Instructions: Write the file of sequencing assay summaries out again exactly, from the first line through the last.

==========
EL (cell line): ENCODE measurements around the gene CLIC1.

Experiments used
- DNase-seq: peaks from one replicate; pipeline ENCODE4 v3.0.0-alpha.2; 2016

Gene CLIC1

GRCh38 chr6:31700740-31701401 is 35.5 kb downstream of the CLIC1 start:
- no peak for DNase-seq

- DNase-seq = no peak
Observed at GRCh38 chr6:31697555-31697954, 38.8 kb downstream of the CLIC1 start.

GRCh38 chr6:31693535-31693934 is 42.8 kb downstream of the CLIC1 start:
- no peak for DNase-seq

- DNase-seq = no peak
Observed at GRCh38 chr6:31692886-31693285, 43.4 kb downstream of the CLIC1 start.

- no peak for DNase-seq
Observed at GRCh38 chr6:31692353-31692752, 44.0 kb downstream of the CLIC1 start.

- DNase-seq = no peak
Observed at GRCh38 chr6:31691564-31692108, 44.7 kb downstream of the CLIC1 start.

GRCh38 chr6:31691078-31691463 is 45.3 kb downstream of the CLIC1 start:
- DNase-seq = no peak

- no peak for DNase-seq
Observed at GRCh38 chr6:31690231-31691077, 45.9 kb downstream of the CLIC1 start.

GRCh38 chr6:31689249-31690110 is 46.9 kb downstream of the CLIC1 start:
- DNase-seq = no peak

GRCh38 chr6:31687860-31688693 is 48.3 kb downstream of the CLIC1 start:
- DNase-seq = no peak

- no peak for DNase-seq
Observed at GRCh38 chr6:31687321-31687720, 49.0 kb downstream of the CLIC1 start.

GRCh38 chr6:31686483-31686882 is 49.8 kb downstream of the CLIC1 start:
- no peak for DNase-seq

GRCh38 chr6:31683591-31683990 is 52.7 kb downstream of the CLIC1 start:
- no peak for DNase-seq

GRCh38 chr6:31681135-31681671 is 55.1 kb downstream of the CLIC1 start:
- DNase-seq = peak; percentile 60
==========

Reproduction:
EL (cell line): ENCODE measurements around the gene CLIC1.

Experiments used
- DNase-seq: peaks from one replicate; pipeline ENCODE4 v3.0.0-alpha.2; 2016

Gene CLIC1

GRCh38 chr6:31700740-31701401 is 35.5 kb downstream of the CLIC1 start:
- no peak for DNase-seq

- DNase-seq = no peak
Observed at GRCh38 chr6:31697555-31697954, 38.8 kb downstream of the CLIC1 start.

GRCh38 chr6:31693535-31693934 is 42.8 kb downstream of the CLIC1 start:
- no peak for DNase-seq

- DNase-seq = no peak
Observed at GRCh38 chr6:31692886-31693285, 43.4 kb downstream of the CLIC1 start.

- no peak for DNase-seq
Observed at GRCh38 chr6:31692353-31692752, 44.0 kb downstream of the CLIC1 start.

- DNase-seq = no peak
Observed at GRCh38 chr6:31691564-31692108, 44.7 kb downstream of the CLIC1 start.

GRCh38 chr6:31691078-31691463 is 45.3 kb downstream of the CLIC1 start:
- DNase-seq = no peak

- no peak for DNase-seq
Observed at GRCh38 chr6:31690231-31691077, 45.9 kb downstream of the CLIC1 start.

GRCh38 chr6:31689249-31690110 is 46.9 kb downstream of the CLIC1 start:
- DNase-seq = no peak

GRCh38 chr6:31687860-31688693 is 48.3 kb downstream of the CLIC1 start:
- DNase-seq = no peak

- no peak for DNase-seq
Observed at GRCh38 chr6:31687321-31687720, 49.0 kb downstream of the CLIC1 start.

GRCh38 chr6:31686483-31686882 is 49.8 kb downstream of the CLIC1 start:
- no peak for DNase-seq

GRCh38 chr6:31683591-31683990 is 52.7 kb downstream of the CLIC1 start:
- no peak for DNase-seq

GRCh38 chr6:31681135-31681671 is 55.1 kb downstream of the CLIC1 start:
- DNase-seq = peak; percentile 60